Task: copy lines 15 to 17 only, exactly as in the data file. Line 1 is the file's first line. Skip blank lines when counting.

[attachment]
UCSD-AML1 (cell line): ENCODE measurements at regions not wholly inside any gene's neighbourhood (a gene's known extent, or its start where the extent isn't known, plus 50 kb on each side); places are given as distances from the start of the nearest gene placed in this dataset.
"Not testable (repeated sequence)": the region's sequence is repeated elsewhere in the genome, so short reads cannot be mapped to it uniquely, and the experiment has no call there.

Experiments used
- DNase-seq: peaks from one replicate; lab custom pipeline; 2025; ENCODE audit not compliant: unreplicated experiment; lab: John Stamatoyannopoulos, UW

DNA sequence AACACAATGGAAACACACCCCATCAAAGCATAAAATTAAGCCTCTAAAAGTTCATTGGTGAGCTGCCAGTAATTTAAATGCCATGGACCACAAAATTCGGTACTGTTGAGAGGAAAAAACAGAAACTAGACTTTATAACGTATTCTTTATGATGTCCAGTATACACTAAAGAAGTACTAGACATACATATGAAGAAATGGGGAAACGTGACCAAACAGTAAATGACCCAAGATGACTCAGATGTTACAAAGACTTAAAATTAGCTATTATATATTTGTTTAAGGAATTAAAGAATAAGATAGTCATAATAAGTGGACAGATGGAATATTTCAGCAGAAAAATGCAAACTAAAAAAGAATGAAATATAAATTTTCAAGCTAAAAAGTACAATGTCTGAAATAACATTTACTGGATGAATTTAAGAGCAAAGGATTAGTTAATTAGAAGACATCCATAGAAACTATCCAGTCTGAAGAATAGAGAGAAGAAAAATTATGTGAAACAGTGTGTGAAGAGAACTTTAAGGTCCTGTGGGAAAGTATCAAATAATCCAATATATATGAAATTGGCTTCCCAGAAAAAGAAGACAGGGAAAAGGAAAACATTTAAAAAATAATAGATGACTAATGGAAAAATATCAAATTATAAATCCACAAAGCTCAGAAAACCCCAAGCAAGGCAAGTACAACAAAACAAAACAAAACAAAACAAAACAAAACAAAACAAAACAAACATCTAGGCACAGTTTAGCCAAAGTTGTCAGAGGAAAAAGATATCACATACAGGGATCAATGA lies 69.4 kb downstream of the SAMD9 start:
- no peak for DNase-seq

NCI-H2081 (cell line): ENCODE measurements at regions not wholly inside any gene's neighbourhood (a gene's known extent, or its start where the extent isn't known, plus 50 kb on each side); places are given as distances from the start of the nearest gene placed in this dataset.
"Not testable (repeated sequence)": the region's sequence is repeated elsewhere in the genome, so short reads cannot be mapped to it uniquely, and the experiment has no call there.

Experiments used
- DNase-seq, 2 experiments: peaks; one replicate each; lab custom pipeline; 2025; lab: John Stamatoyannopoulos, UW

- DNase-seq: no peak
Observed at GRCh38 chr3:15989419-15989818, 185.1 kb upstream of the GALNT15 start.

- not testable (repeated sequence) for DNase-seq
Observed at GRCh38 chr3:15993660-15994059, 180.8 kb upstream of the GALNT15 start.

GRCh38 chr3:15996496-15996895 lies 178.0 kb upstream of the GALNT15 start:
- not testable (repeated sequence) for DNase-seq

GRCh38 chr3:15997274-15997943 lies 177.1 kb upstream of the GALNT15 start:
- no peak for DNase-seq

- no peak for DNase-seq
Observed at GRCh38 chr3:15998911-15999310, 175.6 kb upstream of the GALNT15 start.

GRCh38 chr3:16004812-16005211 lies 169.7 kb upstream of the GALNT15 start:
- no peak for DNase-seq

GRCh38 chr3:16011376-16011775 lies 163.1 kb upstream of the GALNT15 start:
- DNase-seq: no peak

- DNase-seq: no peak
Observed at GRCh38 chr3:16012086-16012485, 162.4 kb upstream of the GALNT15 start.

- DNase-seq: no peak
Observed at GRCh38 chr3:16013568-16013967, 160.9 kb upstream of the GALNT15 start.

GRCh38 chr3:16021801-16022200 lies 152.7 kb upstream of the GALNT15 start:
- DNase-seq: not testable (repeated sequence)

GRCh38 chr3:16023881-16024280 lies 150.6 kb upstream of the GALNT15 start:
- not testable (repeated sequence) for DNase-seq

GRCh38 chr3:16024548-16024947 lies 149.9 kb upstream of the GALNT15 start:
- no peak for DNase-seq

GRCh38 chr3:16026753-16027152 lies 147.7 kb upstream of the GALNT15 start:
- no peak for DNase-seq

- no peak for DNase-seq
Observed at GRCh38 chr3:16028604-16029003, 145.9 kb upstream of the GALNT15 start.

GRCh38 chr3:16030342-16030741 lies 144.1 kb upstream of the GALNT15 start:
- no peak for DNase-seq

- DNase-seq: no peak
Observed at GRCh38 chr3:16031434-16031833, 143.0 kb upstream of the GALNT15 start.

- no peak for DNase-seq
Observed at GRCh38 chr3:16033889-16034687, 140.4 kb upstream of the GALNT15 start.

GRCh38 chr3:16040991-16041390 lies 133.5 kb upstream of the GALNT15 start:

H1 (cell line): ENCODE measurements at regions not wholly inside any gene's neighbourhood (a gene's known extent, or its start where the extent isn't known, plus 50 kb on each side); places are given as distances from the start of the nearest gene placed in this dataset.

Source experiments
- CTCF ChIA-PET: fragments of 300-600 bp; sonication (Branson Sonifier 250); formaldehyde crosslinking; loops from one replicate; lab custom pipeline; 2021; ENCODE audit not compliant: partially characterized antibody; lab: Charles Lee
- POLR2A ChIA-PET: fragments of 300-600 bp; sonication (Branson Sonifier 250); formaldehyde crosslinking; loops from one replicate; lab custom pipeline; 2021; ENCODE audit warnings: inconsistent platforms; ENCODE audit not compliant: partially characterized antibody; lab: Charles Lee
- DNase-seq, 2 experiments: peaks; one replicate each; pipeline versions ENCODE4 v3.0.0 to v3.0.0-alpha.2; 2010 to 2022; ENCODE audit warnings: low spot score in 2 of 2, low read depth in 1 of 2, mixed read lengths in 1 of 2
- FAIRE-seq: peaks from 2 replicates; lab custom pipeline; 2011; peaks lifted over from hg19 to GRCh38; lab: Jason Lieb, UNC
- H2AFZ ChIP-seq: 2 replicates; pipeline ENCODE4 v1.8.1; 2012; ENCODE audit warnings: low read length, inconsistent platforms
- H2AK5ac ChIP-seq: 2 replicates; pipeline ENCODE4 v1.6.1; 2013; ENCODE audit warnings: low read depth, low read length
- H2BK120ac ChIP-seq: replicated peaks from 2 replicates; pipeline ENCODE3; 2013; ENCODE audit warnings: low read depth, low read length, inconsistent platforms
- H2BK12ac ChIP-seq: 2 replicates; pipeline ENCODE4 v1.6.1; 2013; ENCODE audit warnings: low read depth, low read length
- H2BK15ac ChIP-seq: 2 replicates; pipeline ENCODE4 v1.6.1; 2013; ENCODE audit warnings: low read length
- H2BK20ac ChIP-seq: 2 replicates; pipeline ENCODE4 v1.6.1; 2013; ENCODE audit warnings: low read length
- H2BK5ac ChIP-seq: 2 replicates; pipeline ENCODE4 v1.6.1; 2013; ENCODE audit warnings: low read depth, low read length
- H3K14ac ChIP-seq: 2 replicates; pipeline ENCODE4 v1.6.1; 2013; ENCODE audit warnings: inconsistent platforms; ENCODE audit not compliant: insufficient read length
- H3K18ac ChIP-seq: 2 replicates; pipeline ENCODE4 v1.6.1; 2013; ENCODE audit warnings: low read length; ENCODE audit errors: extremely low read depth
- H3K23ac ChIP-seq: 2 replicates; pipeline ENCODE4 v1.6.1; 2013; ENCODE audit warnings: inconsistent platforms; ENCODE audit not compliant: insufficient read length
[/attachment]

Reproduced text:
GRCh38 chr3:15996496-15996895 lies 178.0 kb upstream of the GALNT15 start:
- not testable (repeated sequence) for DNase-seq

GRCh38 chr3:15997274-15997943 lies 177.1 kb upstream of the GALNT15 start: